Expat estate planning with foundations

Structure your estate planning like the truly wealthy

Richard Colburn

Originating in Roman times, foundations really can claim to be the original financial planning vehicle, predating trusts by around a thousand years. But if you thought that private foundations were the exclusive domain of people like Bill Gates, think again. Foundations are one of the most overlooked and yet most effective forms of asset protection and estate planning that expats can put in place which, like good investment vehicles, is designed to save expats money without costing you the earth.

Foundations and trusts

The estate planning concept of both foundations and trusts is quite simple. Assets such as real estate, shares, cash etc are transferred out of the estate of the legal owner, known as the Founder or Settlor. These assets are then managed by a person or persons selected by the Founder/Settlor for the benefit of the beneficiaries. A ‘letter of wishes’ confers both powers and restrictions on the ‘managers’ of the transferred assets and also identifies the ‘beneficiaries’.

Freedom of choice and freedom from tax

By transferring assets into a foundation or trust, the Founder/Settlor can avoid the forced Heirship laws of countries which permit a will to be challenged and overturned if it does not meet with minimum statutory legacy requirements. Leaving your estate in the form of a foundation or trust provides a very effective and protected, lasting legacy for expats. Such arrangements also avoid probate. Locating such estate planning vehicles offshore can also avoid future taxes that would have arisen both during the lifetime of expats as well as on their death. What they do not own cannot be taxed.

The fear factor

Foundations and trusts are structurally different. Technically a trust is just a legal action and so does not exist as a separate legal entity. A trust is a common law concept and whilst different countries have enacted laws governing the way in which trusts are managed, they are not distinct entities. For this reason, the ‘trust’ does not and cannot own the trust assets. Trust assets are legally owned by the Trustees (albeit for the benefit of the beneficiaries), which is not always a comfortable proposition for expats wanting to ensure asset protection.

The Foundation factor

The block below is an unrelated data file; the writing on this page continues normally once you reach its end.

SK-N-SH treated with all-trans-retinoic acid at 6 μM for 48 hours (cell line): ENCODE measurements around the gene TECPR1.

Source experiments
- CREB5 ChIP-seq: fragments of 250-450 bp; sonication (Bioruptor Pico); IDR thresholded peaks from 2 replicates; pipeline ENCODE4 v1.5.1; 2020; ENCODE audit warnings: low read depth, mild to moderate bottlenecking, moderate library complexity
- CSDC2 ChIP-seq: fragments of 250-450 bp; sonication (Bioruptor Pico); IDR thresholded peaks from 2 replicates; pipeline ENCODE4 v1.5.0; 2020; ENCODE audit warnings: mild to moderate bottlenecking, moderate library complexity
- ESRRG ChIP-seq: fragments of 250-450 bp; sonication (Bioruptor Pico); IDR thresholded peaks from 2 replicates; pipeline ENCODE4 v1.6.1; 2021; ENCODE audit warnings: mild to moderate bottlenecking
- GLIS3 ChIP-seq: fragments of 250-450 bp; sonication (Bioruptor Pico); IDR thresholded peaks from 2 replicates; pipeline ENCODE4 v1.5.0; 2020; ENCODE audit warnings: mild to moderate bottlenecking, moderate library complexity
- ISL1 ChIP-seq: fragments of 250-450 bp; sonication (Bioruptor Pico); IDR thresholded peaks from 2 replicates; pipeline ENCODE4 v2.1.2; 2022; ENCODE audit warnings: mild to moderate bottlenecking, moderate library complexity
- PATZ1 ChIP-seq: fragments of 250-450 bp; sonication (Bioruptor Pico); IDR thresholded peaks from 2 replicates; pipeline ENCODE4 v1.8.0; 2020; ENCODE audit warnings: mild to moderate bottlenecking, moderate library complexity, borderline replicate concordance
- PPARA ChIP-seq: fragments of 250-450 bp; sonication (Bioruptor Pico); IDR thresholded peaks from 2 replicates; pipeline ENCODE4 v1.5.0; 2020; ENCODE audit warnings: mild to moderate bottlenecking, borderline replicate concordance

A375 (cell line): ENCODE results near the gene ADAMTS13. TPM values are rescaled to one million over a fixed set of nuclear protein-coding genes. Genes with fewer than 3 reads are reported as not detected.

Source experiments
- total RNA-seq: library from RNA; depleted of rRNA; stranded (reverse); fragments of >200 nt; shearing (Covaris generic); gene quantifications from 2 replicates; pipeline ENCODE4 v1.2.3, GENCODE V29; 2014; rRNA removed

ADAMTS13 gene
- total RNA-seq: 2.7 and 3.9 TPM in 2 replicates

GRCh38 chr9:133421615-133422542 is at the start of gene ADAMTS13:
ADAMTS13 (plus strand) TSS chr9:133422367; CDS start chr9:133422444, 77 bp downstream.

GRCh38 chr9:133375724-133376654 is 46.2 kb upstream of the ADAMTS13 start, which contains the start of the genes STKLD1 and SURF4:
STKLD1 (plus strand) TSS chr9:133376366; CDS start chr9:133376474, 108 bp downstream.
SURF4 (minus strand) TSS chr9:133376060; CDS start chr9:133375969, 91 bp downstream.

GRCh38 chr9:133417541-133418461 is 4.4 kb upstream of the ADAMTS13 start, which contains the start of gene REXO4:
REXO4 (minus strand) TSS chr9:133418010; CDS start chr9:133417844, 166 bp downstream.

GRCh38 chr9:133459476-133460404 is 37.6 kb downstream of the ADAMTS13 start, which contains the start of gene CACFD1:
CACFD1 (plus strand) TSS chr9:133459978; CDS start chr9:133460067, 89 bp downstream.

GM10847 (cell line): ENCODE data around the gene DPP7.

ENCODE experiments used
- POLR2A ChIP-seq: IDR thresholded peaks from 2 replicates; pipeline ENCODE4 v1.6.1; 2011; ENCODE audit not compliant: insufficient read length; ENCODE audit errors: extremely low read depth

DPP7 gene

Foundations are separate legal entities. This fundamental difference means that it is the foundation itself that owns the assets, not the trustees. Although structurally similar to a company, a foundation differs in that it has no issued shares or stock. This is important for those expats who are required by their home countries to report foreign controlled companies. In addition because foundations are based on civil law and not common law, they are much harder to challenge and overturn than trusts, an important feature in estate planning and wealth preservation for expats. Within a trust, only the beneficiaries can bring a legal action against the trustees, including for their removal. It is then necessary to legally transfer ownership of trust assets to the new trustees. This is both time consuming and expensive for expats. With a foundation, the Council members (trustees) can be removed by the Protector, who is usually the expat that provided the foundation assets, without reference to the beneficiaries and since the foundation owns the assets, there is no transfer of ownership formalities. Foundations also have the advantage of being able to exist in perpetuity, with no imposed time limit. Most trusts have maximum durations imposed on them.

Common questions about foundations

Can foundations be set up in every country?

To date only a small number of countries have enacted laws allowing for the establishment of foundations.

How well regulated are these countries?

Countries which permit the establishment of private foundations comply fully with international protocols regarding money laundering, drug trafficking and terrorism. But beyond these categories of criminal activity they maintain strict client confidentiality.

Will my money be safe in the country of establishment of the foundation?

These countries are politically stable and well established world recognised offshore financial centres. However as with offshore companies, foundation bank accounts and other foundation assets can be located anywhere in the world and for expats usually are.

What about tax?